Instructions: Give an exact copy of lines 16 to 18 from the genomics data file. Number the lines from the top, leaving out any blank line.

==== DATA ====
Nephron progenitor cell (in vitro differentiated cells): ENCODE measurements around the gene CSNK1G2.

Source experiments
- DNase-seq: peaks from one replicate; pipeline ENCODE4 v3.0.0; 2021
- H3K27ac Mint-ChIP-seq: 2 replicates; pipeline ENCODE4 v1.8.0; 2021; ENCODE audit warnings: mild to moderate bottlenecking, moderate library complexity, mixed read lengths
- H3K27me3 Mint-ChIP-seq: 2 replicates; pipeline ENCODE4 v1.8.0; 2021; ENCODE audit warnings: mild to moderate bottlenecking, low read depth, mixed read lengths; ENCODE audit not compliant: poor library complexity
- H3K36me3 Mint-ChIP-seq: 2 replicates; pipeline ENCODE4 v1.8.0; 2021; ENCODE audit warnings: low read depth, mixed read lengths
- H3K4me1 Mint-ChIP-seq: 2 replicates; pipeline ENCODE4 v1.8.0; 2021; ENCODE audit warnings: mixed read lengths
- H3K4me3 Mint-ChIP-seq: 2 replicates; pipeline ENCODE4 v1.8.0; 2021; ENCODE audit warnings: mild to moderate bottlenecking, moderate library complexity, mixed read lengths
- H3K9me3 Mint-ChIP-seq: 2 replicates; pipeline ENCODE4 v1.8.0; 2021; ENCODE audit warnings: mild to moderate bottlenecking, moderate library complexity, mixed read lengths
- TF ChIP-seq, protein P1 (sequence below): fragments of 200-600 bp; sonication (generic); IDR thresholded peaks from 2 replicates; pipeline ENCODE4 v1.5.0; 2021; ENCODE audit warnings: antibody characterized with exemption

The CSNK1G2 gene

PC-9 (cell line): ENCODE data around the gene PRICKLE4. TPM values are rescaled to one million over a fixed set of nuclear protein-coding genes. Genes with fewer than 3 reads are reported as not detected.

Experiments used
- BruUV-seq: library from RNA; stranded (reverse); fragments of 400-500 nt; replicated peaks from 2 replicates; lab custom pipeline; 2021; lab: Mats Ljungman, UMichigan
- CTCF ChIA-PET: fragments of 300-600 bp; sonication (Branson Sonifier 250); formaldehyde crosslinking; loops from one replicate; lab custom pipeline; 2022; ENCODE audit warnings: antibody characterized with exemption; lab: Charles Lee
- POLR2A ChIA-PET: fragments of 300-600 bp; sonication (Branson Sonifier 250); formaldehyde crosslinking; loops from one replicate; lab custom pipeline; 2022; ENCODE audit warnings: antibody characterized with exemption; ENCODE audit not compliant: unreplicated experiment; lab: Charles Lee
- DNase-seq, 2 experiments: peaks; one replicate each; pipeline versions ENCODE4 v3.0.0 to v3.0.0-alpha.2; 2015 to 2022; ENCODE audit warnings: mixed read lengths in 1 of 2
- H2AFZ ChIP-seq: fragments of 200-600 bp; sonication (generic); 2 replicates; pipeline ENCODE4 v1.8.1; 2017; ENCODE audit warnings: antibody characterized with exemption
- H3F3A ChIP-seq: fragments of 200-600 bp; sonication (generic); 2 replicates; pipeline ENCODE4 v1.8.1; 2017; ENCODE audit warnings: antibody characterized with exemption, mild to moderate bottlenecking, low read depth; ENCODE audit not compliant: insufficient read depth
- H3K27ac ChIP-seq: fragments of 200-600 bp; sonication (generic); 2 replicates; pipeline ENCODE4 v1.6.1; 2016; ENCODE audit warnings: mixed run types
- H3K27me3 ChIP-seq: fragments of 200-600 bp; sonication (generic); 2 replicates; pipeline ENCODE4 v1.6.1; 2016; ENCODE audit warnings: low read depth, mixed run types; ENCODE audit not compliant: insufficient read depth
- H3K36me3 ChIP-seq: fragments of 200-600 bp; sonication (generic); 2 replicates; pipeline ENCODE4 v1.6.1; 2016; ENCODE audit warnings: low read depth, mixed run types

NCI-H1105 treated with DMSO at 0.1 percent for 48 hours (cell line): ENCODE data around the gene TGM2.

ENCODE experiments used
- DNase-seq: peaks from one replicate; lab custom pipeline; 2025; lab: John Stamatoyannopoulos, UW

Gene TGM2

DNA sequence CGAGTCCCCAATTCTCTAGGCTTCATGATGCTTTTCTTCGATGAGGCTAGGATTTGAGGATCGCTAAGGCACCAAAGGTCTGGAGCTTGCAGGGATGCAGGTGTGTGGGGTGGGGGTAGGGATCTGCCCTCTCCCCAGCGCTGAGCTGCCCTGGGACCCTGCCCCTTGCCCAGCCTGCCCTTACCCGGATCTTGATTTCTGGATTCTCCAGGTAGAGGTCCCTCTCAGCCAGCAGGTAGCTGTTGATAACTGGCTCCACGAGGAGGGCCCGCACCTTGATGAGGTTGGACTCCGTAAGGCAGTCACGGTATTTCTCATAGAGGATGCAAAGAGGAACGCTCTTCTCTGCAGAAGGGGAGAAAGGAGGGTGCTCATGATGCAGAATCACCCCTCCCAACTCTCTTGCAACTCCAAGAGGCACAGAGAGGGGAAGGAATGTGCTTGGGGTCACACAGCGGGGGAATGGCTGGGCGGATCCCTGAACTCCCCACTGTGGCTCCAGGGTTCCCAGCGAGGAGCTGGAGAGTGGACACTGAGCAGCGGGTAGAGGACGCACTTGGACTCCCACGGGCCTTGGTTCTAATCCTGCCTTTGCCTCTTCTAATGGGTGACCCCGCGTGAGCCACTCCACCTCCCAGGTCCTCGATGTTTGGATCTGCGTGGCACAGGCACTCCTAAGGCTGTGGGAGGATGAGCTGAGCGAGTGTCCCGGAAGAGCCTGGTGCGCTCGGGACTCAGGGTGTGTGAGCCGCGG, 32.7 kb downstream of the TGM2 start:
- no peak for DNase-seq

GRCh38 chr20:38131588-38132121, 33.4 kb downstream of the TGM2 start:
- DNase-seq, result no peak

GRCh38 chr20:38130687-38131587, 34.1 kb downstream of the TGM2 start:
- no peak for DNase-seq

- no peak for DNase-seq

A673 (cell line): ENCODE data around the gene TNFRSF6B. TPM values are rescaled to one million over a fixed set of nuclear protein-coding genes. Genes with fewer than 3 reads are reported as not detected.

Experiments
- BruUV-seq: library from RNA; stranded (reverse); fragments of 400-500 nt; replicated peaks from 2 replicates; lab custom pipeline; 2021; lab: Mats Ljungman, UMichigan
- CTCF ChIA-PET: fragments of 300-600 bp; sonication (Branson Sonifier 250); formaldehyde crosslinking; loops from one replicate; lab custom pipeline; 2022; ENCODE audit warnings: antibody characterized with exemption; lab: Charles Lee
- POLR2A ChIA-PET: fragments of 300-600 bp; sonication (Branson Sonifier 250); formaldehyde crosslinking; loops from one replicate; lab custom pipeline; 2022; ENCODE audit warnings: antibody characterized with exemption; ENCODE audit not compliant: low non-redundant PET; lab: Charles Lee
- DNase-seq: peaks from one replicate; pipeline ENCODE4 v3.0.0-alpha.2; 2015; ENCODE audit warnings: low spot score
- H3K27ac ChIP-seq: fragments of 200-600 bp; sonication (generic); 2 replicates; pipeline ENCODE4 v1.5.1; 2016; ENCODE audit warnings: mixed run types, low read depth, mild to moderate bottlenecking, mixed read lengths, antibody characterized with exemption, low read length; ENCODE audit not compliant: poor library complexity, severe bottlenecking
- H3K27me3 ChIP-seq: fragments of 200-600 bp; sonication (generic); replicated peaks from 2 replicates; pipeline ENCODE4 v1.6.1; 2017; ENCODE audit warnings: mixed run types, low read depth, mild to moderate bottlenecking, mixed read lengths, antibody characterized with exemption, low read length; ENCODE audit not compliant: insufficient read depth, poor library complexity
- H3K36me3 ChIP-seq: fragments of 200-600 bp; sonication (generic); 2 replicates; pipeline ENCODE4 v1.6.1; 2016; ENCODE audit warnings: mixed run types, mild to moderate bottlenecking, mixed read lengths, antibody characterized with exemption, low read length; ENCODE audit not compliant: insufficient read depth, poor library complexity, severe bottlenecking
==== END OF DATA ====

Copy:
- POLR2A ChIA-PET: fragments of 300-600 bp; sonication (Branson Sonifier 250); formaldehyde crosslinking; loops from one replicate; lab custom pipeline; 2022; ENCODE audit warnings: antibody characterized with exemption; ENCODE audit not compliant: unreplicated experiment; lab: Charles Lee
- DNase-seq, 2 experiments: peaks; one replicate each; pipeline versions ENCODE4 v3.0.0 to v3.0.0-alpha.2; 2015 to 2022; ENCODE audit warnings: mixed read lengths in 1 of 2
- H2AFZ ChIP-seq: fragments of 200-600 bp; sonication (generic); 2 replicates; pipeline ENCODE4 v1.8.1; 2017; ENCODE audit warnings: antibody characterized with exemption